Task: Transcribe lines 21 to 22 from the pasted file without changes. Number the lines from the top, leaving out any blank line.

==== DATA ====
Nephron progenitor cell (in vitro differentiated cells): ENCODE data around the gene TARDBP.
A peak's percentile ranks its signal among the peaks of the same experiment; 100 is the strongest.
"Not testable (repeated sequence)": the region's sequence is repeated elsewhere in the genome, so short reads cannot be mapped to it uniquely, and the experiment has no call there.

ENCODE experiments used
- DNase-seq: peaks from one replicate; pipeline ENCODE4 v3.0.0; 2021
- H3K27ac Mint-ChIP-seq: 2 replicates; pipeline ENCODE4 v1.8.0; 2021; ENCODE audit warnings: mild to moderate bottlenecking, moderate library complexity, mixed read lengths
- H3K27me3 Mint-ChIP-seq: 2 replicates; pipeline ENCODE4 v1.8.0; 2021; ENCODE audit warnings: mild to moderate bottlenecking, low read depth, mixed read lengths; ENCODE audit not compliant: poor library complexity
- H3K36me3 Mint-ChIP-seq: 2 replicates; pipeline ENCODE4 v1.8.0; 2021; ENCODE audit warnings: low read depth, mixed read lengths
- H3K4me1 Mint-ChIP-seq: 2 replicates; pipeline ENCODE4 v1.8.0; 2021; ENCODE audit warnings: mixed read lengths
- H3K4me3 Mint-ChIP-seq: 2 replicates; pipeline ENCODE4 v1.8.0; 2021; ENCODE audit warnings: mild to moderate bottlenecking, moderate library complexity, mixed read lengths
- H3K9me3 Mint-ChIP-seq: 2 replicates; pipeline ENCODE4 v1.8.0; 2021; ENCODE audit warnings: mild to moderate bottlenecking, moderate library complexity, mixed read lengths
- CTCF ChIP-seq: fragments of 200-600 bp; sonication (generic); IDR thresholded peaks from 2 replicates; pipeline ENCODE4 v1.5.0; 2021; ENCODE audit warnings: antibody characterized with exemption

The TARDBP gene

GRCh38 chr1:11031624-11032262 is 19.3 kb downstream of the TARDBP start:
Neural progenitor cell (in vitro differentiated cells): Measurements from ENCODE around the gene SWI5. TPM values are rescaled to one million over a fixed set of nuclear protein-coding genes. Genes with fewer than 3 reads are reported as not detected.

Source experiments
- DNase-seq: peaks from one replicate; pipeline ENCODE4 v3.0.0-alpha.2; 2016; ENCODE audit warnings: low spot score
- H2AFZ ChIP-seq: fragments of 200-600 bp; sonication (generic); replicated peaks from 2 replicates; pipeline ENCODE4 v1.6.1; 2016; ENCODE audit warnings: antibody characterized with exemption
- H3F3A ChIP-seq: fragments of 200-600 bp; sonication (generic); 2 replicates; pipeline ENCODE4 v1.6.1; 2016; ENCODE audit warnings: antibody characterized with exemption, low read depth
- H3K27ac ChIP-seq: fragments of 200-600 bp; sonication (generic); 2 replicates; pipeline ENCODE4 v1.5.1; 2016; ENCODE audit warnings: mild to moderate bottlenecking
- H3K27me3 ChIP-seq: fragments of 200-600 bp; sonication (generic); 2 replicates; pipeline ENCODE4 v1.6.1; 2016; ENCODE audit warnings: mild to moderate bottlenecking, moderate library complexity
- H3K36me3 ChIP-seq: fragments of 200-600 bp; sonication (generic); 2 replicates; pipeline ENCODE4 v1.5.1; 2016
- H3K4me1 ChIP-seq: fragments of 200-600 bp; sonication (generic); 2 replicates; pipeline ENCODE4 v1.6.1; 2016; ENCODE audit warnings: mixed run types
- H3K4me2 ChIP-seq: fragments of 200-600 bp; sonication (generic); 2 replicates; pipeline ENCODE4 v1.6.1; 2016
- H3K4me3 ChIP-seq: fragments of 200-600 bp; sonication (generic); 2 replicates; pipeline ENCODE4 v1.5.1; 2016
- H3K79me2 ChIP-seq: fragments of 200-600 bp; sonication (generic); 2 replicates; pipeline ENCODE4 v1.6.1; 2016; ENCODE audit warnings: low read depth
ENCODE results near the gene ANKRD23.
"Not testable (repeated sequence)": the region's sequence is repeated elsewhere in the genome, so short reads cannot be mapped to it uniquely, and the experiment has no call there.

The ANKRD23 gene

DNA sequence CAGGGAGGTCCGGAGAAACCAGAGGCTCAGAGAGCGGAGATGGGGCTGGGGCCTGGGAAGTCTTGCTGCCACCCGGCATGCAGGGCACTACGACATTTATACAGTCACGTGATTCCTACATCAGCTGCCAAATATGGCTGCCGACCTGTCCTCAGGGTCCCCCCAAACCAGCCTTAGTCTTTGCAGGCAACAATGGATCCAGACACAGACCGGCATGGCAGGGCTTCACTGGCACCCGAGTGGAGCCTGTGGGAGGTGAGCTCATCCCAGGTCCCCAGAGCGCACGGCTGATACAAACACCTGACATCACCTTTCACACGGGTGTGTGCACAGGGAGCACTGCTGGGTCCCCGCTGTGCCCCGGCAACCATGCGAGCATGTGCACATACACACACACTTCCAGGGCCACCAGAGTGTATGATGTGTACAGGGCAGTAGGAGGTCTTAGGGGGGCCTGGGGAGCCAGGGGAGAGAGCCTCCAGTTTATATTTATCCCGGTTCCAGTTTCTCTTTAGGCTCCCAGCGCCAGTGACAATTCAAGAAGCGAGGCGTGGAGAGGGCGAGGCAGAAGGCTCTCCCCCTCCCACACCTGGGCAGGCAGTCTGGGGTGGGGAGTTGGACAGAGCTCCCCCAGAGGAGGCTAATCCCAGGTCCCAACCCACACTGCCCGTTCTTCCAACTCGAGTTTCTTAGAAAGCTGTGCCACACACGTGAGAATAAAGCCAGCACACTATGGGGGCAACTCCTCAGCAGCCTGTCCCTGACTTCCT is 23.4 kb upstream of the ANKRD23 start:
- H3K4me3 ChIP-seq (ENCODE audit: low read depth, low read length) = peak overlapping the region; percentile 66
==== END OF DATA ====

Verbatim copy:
- H3K27me3 ChIP-seq: fragments of 200-600 bp; sonication (generic); 2 replicates; pipeline ENCODE4 v1.6.1; 2016; ENCODE audit warnings: mild to moderate bottlenecking, moderate library complexity
- H3K36me3 ChIP-seq: fragments of 200-600 bp; sonication (generic); 2 replicates; pipeline ENCODE4 v1.5.1; 2016